Tarapur atomic power station houses two units of boiling water reactors (TAPS-1 and 2) and two units of pressurized heavy-water reactors (PHWR) (TAPS-3 and 4). The PHWR is of capacity 540 MWe. The coolant channel assembly is the heart of the PHWR where the heat generated due to nuclear fission is removed from fuel bundles by means of pressurized heavy water. The assessment of healthiness of coolant channels is being carried out at regular intervals by in-service inspection using Bhabha Atomic Research Center (BARC) channel inspection system (BARCIS). ISI of coolant channels in TAPS-4 had been carried out during extended biennial shut down of 2017. Full volumetric examination was done in selected 30 representative channels including the area near the rolled joints on both sides. During the volumetric examination, the channel L-08 in TAPS-4 was observed to have four planar circumferential flaws (maximum depth ~ 1.8 mm, length: 14 mm) in the pressure tube (PT) main body besides multiple volumetric indications. The ISI results were reviewed by the expert group on coolant channels, unit safety committee (PHWR-SC-3), and Safety Review Committee for Operating Plants (SARCOP) in various meetings. During review of the ISI results, SARCOP noted that these observed flaws in L-08 could not be explained by any known degradation mechanisms (delayed hydride cracking and fatigue).

Hence, to determine the root cause(s) of the flaws, SARCOP has recommended that channel L-08 should be removed for postirradiation examination (PIE) at BARC. Hence the job of cutting and removal of coolant channel L-08 from the core of TAPS-4 reactor was carried out during the poison shut down of TAPS-4 in December 2018.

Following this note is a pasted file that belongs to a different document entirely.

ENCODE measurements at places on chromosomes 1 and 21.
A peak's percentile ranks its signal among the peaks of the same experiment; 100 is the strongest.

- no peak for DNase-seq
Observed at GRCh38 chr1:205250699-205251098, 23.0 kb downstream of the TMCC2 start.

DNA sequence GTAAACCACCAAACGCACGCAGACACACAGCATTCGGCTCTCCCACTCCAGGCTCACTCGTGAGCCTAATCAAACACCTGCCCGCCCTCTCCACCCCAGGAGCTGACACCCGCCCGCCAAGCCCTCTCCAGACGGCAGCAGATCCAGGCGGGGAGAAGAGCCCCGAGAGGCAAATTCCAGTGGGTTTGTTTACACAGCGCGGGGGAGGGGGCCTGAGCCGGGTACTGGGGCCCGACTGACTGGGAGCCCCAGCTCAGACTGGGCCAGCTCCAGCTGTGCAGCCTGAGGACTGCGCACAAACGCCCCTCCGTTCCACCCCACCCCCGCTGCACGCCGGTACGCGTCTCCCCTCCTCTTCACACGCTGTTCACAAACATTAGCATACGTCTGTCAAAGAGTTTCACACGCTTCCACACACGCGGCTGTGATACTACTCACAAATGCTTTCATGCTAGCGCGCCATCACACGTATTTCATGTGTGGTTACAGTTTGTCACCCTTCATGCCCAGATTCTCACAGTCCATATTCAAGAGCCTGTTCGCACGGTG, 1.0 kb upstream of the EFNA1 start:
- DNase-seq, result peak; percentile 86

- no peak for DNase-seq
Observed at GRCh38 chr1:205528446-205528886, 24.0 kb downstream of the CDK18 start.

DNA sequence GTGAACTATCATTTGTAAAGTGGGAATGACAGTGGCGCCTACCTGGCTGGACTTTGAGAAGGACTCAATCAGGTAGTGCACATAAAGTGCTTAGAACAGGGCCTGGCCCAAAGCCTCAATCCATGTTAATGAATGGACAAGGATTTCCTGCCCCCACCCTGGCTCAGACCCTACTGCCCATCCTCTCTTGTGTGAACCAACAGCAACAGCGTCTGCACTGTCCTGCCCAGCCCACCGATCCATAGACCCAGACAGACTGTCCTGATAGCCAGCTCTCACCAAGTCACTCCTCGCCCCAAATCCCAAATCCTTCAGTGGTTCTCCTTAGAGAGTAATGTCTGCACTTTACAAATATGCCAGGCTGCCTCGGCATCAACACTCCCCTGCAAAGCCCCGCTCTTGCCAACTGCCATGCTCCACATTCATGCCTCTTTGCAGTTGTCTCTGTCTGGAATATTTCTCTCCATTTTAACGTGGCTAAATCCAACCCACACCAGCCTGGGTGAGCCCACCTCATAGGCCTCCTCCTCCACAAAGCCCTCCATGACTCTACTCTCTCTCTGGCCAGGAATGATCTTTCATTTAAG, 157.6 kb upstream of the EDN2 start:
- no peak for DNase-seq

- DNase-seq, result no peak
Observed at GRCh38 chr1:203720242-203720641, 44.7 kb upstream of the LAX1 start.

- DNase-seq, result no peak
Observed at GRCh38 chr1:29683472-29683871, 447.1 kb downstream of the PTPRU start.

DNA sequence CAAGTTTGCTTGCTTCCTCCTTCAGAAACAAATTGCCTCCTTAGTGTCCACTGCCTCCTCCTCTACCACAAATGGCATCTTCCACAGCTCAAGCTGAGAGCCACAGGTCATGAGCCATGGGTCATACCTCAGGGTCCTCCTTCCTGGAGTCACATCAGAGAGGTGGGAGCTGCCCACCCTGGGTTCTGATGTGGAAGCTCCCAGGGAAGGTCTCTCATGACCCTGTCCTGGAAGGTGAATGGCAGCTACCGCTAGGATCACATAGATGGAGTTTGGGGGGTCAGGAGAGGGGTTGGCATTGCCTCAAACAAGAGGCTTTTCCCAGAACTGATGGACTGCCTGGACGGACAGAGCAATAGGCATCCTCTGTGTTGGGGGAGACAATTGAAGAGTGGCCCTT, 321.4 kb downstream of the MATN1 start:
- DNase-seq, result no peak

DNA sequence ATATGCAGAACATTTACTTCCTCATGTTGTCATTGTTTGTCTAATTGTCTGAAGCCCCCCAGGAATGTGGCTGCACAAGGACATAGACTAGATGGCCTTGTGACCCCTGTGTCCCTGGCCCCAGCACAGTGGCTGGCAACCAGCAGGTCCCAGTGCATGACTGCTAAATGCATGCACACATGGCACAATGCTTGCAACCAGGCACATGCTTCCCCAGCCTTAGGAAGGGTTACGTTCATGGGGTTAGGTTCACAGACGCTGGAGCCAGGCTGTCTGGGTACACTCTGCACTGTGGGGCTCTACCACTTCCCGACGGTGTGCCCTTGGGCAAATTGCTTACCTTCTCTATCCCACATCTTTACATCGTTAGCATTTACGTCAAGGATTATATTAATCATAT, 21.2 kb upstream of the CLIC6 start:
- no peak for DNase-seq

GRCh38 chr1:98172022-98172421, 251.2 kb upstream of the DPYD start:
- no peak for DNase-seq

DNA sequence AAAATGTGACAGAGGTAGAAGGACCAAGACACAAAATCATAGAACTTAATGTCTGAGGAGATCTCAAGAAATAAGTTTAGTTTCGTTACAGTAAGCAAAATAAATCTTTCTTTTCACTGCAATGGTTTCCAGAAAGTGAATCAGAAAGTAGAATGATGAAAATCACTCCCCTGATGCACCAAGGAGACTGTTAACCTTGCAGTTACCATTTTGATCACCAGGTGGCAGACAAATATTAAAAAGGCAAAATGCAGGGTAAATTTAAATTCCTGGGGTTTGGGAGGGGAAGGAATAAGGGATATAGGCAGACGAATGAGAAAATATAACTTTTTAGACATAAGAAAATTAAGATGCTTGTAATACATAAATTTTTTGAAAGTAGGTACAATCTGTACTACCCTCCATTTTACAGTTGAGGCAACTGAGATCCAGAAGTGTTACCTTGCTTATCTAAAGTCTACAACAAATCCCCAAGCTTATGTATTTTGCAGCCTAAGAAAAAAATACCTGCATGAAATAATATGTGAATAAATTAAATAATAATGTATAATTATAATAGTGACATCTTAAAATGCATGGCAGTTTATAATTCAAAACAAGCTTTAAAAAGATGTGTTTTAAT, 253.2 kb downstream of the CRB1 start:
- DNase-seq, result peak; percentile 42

The Challenges Top


The job of cutting and removal of L-08 coolant channel is the first of its kind at TAPS-4 540 MWe reactor. Similar jobs were carried out in 220 MWe reactors during en-masse coolant channel replacement. Job was started with design and development of the tools and equipments such as sliver sampling tool, LASER cutting tool, chipless cutting tool, a platform for handling, and shielding flask for transportation. Before taking up the activities, each and every task of the job was reviewed. Mockup of all the tasks was carried out in the fueling machine service area (FMSA) and at the actual workplace at TAPS-3 and 4.

Around 22 skilled workers of a private firm were also involved in the platform handling and channel cutting jobs. Before the work at TAPS-4, these temporary workers were also involved in radioactive jobs at other stations. As a result, annual dose of some of these workers had already reached to about 9 mSv. Hence, controlling the occupancy of these workers in the high radiation field during the job is a challenge which would otherwise result in exceeding the dose constraint of temporary workers, i.e., 15 mSv.

The job of cutting and removal of L-08 coolant channel involves three critical tasks such as:

  1. Qualification of shielding flask by radiometry
  2. Sliver sampling and estimation of activity
  3. Application of dose-reduction techniques during L-08 channel removal from the core.


All the equipments and tools were indigenously designed and developed by BARC, Raja Ramanna Center for Advanced Technology (RRCAT), and NPCIL.


  Qualification of Shielding Flask by Radiometry Top


To safely transport the removed PT for PIE at BARC, one special shielding flask was designed by NPCIL. Length and diameter of shielding flask are 6800 and 508 mm, respectively. Overall height is around 1160 mm (including pedestal and lifting hook height). The weight of the flask is 13,000 kg approximately. The shielding material used was lead with a thickness of 155 mm. The shielding material was sandwiched between carbon steel linings of thickness 15.06 mm.

The integrity test was done by safely placing cobalt-60 capsule source inside the shielding flask with the help of cranking unit mechanism followed by dose rate mapping on the outer surface of the flask. For ease of identification during mapping, the entire outer surface of the flask was divided into six regions (region one to six) of equal widths. Then, each region is further divided into five subregions, say, subregion A to E in region one and so on. Hence, thetotal number of subregion marked is 30 and labeled as subregion A to subregion DD [Figure 1]. Circumferential area in each subregion is further divided into five grids (say, A1–A5 in subregion A and so on) of equal dimensions 200 mm × 300 mm approximately.